Burma’s President Asks Help From US To Consolidate Reforms – OpEd
By Zin Linn
President of Burma (Myanmar) Thein Sein made a speech to members of the Asia Society at Asia Society Headquarters in New York on 27 September, the state-run New Light of Myanmar said.
Sein showed his appreciation to those members of the Asia Society who came personally to the Southeast Asian country to study reforms initiated by his government. He also expressed thanks to those people who spoke in support of his reforms to the international community.
Sein said that his governments would change one after another under the democracy system and as a result the relations between the governments would adjust depending on the incumbent governments.
“Asia Society takes a very crucial role in cultivating mutual understanding between Asian countries and the United States of America,” he said.
But the friendship between the peoples residing in the two countries needs to remain status quo regardless of which party is in office, he added.
Success would not be reached with the mere emergence of constitution and parliament and by holding elections again. Hence, democratic traditions which have been lost for a long time in the nation’s social order must be restored , Sein said.
Since becoming head of state last year, the president started releasing some political prisoners, relaxing press freedom by reducing censor rules and giving political space for the democratic opposition and ethnic armed groups. But, according to some analysts, a number of his military contemporaries have been unwilling to amend their style.
At some point in his speech, Sein claimed his country is on the course toward democracy.
He acknowledged the moment as critical to make concerted efforts on development of democratic ethics in the hearts of citizens. Moreover, he said that it is also the time to focus on emergence of a civilization that can accept diversities and be in touch with one another.
He asked for help from Asia Society to form the country into a democratic society, accepting the role of the civil society that can be helpful to his government. He also asked Asia Society for support with the country’s general public with suggestions, discussions and capacity building. Burma needs good friends like the United States of America as the country starts building democratic society, he concluded.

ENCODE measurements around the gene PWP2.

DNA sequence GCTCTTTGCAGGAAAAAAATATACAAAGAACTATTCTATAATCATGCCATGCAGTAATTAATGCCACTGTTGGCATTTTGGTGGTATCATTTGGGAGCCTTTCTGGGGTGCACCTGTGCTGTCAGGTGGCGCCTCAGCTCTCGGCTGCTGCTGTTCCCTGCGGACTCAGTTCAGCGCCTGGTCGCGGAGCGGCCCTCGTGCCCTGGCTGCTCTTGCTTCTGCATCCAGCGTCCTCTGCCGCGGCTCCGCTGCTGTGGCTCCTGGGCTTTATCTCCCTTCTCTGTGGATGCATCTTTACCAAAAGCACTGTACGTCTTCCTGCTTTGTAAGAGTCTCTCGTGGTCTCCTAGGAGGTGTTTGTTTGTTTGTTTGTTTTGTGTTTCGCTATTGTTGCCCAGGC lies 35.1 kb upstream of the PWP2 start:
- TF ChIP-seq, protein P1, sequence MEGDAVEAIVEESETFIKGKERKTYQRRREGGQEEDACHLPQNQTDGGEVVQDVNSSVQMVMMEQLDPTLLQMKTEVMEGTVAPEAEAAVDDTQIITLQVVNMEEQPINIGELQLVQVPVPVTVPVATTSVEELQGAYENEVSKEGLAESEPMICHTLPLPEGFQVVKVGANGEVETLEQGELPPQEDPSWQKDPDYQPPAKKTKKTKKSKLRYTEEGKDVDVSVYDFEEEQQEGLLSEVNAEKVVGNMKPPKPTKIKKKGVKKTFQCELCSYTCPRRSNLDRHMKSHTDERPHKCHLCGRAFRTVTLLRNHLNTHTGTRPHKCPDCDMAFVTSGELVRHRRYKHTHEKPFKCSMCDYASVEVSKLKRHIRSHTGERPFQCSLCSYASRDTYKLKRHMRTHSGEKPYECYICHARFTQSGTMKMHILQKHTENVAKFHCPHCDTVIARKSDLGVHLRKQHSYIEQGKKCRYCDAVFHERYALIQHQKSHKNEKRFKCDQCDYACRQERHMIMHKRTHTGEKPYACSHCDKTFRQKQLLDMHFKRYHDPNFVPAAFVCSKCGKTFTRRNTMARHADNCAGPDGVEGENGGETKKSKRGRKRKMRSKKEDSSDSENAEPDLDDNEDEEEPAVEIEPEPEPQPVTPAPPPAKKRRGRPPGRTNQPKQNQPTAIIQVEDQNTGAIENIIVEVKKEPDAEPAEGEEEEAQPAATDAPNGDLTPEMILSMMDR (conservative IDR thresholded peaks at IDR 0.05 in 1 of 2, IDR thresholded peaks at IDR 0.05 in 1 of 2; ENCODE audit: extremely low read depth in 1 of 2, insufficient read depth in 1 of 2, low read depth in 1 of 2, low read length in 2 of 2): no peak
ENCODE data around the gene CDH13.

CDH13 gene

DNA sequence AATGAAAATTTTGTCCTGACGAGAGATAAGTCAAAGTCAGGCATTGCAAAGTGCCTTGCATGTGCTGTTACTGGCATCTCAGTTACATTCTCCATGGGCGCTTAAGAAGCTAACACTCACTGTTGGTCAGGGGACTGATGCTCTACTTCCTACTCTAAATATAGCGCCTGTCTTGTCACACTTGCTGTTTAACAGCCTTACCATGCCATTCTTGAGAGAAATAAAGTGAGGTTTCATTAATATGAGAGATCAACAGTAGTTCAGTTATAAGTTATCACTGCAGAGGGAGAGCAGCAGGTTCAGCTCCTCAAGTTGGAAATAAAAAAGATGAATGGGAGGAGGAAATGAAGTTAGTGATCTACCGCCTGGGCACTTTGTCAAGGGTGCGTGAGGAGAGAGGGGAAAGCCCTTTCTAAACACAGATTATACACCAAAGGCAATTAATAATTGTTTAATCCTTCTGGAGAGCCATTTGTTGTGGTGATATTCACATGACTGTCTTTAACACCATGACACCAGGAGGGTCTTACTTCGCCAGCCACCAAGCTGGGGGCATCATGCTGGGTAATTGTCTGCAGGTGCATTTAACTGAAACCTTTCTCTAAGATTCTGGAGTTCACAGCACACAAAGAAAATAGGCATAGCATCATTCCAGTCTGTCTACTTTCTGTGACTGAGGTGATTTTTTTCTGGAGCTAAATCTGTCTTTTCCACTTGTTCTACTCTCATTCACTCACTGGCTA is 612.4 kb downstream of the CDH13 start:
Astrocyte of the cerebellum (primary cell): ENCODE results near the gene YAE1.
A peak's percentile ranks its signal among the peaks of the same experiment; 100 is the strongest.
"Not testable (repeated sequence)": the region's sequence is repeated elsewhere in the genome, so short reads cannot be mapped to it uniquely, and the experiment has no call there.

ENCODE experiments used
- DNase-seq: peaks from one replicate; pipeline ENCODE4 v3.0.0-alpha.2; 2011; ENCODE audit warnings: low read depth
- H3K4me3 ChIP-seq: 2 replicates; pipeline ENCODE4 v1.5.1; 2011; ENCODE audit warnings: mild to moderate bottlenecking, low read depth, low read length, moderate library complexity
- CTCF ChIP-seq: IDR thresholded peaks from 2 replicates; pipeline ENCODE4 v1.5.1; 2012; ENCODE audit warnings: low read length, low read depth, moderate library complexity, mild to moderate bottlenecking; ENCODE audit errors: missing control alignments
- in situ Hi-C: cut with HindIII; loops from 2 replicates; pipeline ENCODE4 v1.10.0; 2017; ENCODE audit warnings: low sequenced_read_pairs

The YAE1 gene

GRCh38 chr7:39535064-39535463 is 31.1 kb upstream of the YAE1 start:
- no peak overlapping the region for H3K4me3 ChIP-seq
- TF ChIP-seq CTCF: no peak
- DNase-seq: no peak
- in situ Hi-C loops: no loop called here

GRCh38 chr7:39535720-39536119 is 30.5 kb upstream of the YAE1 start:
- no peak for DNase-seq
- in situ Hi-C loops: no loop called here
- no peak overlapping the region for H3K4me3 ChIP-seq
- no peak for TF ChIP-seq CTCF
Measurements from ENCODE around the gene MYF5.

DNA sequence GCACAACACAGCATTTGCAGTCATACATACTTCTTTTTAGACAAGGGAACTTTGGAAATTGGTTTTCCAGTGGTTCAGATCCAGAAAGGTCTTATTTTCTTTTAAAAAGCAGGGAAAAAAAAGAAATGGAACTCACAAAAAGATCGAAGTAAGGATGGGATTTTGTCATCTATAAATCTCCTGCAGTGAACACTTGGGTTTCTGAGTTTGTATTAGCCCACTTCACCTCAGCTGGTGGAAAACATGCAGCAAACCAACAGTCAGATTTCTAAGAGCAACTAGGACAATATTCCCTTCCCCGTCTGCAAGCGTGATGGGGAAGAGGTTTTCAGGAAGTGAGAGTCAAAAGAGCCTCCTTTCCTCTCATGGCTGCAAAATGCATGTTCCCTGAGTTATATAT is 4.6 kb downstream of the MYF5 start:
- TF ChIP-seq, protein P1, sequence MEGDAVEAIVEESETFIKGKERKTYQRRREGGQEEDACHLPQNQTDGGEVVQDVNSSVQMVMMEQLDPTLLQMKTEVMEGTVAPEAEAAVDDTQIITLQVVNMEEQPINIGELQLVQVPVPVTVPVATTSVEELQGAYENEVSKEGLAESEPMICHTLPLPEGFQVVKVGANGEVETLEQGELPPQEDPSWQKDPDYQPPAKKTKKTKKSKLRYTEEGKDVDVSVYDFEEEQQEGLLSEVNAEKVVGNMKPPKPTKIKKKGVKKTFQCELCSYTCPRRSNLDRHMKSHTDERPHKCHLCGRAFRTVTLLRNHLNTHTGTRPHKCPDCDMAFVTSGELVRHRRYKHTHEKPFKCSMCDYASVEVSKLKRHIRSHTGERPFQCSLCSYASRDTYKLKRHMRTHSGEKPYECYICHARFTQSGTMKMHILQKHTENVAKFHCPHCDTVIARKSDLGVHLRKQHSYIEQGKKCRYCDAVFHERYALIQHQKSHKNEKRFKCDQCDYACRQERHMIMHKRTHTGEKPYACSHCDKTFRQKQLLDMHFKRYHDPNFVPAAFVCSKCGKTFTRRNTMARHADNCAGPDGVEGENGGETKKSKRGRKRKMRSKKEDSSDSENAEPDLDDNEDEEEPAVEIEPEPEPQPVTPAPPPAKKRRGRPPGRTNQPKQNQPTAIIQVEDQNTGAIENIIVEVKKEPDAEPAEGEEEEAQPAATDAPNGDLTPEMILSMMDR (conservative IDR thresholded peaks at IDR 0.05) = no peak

In August 2012, the Center for Strategic and International Studies (CSIS) sent a group of senior Asia specialists to Burma to explore the political, economic, and social reforms launched by the new civilian government and develop policy recommendations for the U.S. government.
In its findings CSIS says, “Political and economic reforms launched by President U Thein Sein and his allies and broadly supported by opposition leader Daw Aung San Suu Kyi appear to be real, but the process for implementing and institutionalizing those changes remains fragile and is not irreversible.”
However, after nearly five decades of military rule, some of the hardest political stumbling blocks remain, as well as a military that still seizes the decisive command. For example, the eleven-member National Defense and Security Council with the President keeps hold of the constitutional right to declare emergency declaration at any time.
Under military dictatorship for decades, Burma has become known as a natural gas and teak seller and its socioeconomic conditions have gone downhill under the soldiers’ unprofessional management.
The military-monopolized economy leaves most of the public in poverty, while military leaders and their cronies exploit the country’s abundant natural resources. In 2010-11, state properties, especially real estate, were transferred to relatives of military authorities under the guise of a privatization policy. It created a wider gap between the military-backed privileged first-class and the ordinary population.
In fact, human rights violations of Burmese soldiers in ethnic states are serious breaches of international laws. It is also the duty of the current government to provide humanitarian assistance to thousands of war refugees and internally displaced populations in various ethnic states.
The biggest question in Burma is whether the armed forces will continue to frecognize the truces with ethnic rebels made by their own government.